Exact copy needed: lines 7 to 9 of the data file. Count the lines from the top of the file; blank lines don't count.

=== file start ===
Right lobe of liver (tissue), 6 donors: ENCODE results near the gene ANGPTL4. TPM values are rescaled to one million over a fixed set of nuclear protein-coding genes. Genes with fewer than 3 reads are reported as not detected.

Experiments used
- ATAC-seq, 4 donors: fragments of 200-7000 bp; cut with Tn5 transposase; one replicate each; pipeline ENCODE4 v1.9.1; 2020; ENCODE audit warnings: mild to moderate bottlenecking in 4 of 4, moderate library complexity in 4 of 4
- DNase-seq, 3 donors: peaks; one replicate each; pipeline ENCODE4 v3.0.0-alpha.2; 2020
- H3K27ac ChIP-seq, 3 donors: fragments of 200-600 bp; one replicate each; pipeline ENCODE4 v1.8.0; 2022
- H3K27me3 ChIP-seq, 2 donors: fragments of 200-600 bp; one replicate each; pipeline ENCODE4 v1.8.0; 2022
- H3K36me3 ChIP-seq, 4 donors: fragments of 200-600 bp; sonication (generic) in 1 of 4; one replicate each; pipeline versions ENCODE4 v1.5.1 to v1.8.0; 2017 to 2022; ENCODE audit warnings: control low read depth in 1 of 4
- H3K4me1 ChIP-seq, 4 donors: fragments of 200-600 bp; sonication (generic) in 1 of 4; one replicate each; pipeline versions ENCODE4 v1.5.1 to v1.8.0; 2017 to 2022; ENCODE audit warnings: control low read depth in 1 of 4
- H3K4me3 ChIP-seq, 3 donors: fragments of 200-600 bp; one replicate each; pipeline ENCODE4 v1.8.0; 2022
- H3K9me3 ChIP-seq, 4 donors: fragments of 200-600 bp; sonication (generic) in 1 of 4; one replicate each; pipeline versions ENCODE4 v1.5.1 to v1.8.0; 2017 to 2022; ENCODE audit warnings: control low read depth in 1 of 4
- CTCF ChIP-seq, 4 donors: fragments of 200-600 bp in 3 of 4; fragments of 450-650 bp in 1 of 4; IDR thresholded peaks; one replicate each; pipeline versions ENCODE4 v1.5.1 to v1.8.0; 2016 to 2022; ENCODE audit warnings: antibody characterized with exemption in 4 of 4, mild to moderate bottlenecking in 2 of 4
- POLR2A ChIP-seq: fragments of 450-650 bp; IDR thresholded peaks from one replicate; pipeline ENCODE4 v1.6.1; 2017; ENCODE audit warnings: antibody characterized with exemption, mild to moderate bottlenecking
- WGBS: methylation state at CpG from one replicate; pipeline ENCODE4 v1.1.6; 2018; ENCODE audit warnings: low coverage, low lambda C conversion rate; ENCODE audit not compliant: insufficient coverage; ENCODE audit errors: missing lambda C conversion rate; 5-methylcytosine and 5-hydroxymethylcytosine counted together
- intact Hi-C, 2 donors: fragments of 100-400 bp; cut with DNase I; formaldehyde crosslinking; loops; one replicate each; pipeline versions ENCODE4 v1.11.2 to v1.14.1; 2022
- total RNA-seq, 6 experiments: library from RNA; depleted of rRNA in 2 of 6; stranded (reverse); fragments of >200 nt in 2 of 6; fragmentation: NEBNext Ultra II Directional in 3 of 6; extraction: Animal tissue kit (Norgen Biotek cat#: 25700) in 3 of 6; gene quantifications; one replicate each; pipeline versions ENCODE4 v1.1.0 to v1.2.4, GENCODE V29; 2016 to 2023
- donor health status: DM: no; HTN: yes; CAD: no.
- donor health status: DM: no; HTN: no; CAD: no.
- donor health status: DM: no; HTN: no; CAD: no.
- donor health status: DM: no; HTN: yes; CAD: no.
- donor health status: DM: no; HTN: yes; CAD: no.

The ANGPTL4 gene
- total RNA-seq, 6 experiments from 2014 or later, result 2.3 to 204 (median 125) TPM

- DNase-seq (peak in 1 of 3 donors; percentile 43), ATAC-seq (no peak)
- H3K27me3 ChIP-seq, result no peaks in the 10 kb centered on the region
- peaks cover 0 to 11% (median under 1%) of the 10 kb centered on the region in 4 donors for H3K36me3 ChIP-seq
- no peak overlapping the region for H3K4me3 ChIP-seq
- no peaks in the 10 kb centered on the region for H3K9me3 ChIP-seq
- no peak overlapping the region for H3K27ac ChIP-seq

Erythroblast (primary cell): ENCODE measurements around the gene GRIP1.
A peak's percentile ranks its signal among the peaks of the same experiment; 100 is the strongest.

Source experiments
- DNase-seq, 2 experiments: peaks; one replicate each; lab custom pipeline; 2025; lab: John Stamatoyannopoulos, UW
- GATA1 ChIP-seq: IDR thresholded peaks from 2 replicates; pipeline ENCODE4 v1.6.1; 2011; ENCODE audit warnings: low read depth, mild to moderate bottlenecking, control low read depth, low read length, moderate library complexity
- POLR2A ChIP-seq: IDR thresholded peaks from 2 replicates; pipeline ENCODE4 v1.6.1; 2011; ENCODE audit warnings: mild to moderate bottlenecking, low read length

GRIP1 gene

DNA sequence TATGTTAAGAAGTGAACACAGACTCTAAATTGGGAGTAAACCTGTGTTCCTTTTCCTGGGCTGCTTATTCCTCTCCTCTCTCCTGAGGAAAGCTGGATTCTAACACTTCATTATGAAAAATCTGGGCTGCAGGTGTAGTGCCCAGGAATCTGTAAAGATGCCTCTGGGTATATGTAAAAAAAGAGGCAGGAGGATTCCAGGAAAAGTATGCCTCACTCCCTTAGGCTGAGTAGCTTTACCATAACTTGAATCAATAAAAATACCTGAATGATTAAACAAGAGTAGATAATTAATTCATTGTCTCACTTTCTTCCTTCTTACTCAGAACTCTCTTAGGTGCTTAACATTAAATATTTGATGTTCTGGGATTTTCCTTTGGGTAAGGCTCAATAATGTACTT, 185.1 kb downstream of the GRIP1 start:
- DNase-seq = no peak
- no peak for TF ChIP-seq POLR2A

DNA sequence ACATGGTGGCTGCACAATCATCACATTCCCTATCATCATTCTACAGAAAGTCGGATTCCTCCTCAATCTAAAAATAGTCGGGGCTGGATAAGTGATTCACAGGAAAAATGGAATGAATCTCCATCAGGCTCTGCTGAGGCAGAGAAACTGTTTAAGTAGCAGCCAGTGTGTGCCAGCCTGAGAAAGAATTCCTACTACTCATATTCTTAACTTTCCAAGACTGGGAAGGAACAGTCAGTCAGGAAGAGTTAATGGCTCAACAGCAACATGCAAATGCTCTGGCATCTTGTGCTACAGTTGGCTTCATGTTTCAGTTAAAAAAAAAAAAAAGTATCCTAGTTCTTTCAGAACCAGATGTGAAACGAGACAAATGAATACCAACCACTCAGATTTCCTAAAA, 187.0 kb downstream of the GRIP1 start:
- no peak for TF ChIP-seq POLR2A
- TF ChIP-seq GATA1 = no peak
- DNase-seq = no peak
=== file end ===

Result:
- H3K36me3 ChIP-seq, 4 donors: fragments of 200-600 bp; sonication (generic) in 1 of 4; one replicate each; pipeline versions ENCODE4 v1.5.1 to v1.8.0; 2017 to 2022; ENCODE audit warnings: control low read depth in 1 of 4
- H3K4me1 ChIP-seq, 4 donors: fragments of 200-600 bp; sonication (generic) in 1 of 4; one replicate each; pipeline versions ENCODE4 v1.5.1 to v1.8.0; 2017 to 2022; ENCODE audit warnings: control low read depth in 1 of 4
- H3K4me3 ChIP-seq, 3 donors: fragments of 200-600 bp; one replicate each; pipeline ENCODE4 v1.8.0; 2022